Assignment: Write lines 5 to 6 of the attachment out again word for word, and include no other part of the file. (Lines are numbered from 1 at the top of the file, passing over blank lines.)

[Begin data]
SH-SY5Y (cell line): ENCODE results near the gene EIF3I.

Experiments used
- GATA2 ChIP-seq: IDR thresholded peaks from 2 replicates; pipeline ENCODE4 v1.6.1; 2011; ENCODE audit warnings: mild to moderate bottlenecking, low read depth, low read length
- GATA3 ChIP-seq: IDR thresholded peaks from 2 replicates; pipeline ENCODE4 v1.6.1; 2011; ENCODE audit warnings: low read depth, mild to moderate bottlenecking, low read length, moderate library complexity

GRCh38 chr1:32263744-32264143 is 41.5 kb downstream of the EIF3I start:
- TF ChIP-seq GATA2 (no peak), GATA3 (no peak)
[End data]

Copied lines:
GRCh38 chr1:32263744-32264143 is 41.5 kb downstream of the EIF3I start:
- TF ChIP-seq GATA2 (no peak), GATA3 (no peak)